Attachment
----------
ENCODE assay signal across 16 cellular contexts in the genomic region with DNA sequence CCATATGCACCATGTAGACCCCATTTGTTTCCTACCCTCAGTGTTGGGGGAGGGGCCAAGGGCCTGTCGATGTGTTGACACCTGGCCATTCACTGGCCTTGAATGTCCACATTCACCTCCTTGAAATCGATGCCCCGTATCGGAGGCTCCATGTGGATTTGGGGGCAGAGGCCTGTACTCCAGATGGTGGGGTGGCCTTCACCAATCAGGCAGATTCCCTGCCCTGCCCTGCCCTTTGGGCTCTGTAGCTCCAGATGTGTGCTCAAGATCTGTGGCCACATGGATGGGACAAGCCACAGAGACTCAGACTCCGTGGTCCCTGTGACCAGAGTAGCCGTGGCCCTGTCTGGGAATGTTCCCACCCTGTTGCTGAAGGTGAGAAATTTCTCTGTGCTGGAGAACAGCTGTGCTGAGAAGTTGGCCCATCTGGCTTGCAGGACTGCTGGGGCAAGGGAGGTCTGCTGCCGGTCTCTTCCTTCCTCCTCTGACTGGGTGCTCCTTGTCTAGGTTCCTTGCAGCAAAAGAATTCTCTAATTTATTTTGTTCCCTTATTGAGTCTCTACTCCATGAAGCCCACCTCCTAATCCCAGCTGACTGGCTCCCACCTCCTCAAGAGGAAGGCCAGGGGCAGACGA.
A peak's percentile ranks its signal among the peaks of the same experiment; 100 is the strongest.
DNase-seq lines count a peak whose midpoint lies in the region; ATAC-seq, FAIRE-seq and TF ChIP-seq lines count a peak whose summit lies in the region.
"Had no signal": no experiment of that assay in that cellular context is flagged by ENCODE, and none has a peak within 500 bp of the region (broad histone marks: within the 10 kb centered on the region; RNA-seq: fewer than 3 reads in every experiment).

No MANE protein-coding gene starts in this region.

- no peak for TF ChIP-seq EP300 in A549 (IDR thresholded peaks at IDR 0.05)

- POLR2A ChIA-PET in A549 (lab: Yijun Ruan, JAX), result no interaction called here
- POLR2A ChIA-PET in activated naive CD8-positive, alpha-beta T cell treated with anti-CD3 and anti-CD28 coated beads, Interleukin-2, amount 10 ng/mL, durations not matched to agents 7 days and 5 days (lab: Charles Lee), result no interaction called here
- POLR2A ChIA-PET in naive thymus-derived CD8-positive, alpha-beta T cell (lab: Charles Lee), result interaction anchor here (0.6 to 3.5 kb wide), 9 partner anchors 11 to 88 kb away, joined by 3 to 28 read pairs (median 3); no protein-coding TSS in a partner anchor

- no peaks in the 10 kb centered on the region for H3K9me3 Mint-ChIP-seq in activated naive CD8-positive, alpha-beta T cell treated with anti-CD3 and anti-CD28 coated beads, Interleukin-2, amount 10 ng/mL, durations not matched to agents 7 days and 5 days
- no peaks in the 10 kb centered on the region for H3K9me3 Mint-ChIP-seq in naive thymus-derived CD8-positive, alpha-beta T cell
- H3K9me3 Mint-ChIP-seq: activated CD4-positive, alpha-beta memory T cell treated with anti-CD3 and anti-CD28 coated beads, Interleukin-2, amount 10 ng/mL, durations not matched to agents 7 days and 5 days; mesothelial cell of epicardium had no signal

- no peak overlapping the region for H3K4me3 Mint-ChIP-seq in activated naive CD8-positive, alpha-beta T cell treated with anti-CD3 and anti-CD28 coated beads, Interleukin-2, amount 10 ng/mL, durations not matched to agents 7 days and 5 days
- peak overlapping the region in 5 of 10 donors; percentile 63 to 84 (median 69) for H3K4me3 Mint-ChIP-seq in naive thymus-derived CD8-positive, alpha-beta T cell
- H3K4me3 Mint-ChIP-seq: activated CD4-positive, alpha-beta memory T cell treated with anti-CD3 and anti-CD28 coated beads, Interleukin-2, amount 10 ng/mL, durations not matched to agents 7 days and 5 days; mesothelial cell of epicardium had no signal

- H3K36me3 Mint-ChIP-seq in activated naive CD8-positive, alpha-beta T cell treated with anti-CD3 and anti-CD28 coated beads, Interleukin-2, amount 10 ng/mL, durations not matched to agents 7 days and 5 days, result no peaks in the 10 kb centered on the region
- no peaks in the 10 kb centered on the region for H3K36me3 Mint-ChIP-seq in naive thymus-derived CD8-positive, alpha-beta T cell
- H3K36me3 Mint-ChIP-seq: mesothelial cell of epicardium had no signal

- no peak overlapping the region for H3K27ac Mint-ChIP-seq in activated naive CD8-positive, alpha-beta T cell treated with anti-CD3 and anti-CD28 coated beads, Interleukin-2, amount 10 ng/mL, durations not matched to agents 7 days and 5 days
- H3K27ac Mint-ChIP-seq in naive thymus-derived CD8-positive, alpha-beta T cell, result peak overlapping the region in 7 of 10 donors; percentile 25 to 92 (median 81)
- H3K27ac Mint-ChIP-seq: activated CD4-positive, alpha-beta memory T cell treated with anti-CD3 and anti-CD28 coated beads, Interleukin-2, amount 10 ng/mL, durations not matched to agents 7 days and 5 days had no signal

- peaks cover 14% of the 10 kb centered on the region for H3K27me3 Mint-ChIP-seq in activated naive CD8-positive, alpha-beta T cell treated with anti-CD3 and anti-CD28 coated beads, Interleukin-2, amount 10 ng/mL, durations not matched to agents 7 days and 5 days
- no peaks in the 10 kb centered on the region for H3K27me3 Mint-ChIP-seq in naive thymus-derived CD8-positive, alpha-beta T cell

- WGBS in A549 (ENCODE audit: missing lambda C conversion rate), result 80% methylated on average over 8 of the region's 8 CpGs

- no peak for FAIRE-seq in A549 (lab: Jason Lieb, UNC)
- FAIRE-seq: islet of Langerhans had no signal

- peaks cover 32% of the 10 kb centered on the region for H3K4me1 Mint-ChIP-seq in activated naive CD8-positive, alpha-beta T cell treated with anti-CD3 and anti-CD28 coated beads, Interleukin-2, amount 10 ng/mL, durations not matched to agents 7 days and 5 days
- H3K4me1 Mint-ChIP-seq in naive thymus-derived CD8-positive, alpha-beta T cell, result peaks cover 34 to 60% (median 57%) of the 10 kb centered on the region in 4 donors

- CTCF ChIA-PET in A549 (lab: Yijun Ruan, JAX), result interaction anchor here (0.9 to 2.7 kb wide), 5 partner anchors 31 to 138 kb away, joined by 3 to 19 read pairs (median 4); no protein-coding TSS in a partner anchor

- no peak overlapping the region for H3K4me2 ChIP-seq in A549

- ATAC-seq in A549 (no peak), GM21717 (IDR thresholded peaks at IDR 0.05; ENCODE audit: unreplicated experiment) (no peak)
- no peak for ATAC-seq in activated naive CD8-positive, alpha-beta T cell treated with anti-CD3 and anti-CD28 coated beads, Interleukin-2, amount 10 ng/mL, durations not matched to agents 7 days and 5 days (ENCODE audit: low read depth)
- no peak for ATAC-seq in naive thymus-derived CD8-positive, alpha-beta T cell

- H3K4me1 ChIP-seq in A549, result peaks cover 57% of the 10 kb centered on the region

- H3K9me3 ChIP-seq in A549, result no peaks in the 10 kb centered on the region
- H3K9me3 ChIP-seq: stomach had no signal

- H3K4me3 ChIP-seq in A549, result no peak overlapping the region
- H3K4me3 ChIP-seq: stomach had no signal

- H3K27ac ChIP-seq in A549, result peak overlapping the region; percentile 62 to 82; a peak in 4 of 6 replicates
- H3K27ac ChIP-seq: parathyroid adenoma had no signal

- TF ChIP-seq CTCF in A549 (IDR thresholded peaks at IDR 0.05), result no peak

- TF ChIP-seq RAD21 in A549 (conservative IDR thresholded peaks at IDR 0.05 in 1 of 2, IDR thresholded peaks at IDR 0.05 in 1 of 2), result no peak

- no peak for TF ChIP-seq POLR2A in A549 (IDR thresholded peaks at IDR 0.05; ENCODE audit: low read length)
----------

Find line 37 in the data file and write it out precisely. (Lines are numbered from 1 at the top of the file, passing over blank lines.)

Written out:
- H3K4me3 ChIP-seq in A549, result no peak overlapping the region